As the web falls back in love with the animated GIF, an app called Flixel has launched for people to create moving images with speed and ease.
Flixel [iTunes link] is an iPhone app created by Toronto-based company Flixel Photos lets mobile photographers create beautiful moving images without expensive camera equipment.
The cinemagraph process was created and trademarked by From Me To You visual graphics artists Kevin Burg and Jamie Beck, , the photographer behind the popular Tumblr blog . The duo captures moments with still and video equipment, then edits using Adobe After Effects and Photoshop. The cross between photography and video is presented in a GIF file.
“What Jamie Beck and Kevin Burg did is completely reformat the GIF format and art form by merging the gap between photo and video,” Homza told Mashable. “So they positioned themselves as photographers with an element that is in motion, that’s in movement.”
Flixel captures moments with Instagram-like aesthetics and ease. Short vignettes of time have never been this easy to document.
How does it work? Download the app, take a photo and make a portion of that picture come to life with a few swipes of a fingertip. For example, you can make a candle continuously flicker or a strand of hair blow in the wind in an otherwise still image.
The app allows users to apply custom filters. The filters are comparable to effects in other photo apps such as Instagram or Hipstamatic. The GIF creator can also insert a forward or backwards loop for the images.
The Flixel user decides what to bring back to life. The motion can be subtle or obvious.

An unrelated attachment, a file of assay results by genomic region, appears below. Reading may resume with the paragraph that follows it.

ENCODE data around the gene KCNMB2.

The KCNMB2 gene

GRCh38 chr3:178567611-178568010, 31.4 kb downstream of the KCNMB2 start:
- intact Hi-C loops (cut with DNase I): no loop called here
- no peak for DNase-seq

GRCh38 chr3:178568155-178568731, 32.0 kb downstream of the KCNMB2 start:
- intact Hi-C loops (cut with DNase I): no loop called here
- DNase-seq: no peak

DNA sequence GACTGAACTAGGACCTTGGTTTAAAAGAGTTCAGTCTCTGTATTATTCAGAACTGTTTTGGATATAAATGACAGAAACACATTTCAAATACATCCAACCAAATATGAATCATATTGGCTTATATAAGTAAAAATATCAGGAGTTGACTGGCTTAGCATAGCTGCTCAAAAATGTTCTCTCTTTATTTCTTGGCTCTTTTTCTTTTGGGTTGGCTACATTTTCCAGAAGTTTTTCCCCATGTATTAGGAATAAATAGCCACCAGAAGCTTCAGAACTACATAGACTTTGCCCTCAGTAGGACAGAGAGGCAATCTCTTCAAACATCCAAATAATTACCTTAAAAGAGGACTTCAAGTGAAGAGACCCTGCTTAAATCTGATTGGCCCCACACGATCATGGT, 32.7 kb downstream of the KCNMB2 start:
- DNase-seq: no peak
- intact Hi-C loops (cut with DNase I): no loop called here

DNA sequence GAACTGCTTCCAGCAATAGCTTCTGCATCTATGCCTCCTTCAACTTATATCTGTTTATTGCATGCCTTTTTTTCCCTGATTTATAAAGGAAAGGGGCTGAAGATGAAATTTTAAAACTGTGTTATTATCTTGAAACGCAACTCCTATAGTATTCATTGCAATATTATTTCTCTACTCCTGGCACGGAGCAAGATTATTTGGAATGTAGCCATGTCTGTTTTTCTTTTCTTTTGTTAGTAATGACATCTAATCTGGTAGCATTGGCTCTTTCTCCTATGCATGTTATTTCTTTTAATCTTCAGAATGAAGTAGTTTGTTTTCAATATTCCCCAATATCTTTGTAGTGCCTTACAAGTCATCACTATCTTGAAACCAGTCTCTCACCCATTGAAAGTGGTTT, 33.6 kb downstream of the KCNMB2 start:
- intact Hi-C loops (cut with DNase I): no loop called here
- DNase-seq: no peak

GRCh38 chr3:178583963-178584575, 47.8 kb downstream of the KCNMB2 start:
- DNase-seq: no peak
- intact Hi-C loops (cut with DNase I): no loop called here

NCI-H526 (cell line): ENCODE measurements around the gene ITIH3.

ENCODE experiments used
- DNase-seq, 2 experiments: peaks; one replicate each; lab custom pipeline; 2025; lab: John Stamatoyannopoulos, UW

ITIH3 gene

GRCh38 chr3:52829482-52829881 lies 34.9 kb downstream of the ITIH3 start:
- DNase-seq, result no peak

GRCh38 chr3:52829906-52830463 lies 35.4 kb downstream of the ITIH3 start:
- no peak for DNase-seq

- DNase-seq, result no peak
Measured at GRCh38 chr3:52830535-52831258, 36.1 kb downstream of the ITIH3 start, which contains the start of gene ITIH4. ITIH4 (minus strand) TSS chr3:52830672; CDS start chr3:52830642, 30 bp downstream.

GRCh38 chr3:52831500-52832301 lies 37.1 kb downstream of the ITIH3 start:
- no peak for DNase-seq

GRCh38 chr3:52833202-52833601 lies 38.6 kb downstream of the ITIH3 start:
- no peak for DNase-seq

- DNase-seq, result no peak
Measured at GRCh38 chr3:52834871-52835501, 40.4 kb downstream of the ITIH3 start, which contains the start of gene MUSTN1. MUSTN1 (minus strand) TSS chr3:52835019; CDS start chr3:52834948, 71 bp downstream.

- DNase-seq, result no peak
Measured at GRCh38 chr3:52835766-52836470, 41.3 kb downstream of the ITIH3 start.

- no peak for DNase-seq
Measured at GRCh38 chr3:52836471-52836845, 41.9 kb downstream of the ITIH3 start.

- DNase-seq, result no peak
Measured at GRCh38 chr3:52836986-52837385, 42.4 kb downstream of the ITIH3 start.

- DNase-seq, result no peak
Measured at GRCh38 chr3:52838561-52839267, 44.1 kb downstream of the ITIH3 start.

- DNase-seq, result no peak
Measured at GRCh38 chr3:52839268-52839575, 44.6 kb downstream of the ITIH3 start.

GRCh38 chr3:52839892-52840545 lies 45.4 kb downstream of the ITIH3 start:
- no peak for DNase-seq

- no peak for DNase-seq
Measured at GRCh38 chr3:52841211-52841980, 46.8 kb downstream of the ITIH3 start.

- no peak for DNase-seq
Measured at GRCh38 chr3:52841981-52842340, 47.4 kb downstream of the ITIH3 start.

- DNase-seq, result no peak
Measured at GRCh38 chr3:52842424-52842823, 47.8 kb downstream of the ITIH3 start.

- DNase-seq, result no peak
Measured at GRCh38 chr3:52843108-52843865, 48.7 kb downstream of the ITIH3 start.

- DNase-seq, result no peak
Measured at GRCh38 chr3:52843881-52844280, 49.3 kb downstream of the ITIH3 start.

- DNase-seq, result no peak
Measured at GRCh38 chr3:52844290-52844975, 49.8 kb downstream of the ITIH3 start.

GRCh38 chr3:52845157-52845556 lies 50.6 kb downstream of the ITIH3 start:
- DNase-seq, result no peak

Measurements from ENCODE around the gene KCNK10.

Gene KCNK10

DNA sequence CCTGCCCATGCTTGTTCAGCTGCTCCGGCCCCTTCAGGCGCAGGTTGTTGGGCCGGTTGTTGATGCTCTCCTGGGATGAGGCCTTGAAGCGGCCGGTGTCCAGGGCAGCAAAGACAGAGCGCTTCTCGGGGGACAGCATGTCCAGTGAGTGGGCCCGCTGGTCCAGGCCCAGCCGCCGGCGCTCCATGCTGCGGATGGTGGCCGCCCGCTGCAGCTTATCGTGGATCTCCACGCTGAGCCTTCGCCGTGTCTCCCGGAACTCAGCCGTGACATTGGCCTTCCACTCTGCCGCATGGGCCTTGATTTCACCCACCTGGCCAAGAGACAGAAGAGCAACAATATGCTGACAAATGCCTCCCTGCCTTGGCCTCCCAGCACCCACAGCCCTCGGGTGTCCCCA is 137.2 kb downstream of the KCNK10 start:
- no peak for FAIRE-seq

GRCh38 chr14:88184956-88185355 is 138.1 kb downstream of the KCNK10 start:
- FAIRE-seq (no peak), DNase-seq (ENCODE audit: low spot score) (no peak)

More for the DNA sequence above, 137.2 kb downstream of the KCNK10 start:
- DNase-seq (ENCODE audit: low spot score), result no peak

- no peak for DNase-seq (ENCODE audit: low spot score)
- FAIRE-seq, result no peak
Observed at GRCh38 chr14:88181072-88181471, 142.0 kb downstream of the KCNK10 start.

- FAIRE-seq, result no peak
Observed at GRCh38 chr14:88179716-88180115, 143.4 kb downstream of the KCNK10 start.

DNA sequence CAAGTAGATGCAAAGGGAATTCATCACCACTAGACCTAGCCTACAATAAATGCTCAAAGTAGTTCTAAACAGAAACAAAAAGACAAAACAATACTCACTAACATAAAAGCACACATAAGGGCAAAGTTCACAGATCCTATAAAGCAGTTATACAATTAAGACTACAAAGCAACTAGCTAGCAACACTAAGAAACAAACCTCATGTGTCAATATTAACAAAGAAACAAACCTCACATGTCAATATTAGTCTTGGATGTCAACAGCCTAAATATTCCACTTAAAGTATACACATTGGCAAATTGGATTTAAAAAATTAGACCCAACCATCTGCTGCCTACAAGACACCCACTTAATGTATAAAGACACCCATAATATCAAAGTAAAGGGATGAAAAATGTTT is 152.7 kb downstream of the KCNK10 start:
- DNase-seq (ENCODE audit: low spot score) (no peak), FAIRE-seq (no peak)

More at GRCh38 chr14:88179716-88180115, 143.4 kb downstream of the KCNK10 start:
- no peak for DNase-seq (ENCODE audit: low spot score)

“When you’re able to present still a photograph and have that one element that’s in motion with this hint of motion that is so strategically placed, it’s a story within a story,” Homza said. “It’s either emphasizing a point, exploring an image’s perspective or highlighting something. You are just drawn to that point in photography.”
The app has a tab that lets users see the most loved Flixels of the week and all-time. There are Flixels that show water hitting the shore, dogs’ head tilts and employees whose fingers are typing away at keyboards.
Traditionally, making a GIF entails uploading pictures to a web app. The sequence has to be saved as a GIF file onto a desktop. But Flixel users are skipping many of those steps.
Within the app, users can share to Twitter, Facebook, Tumblr and email. GIFs will replay over and over again wherever they are embedded on the web.
The Flixel app with a new update released Wednesday can be found in the Apple Apps Store. It works best on the iPhone 4 and 4S.
What place do you think GIFs have in the modern digital world? Should the media or other industries embrace the partially moving image? Tell us in the comments.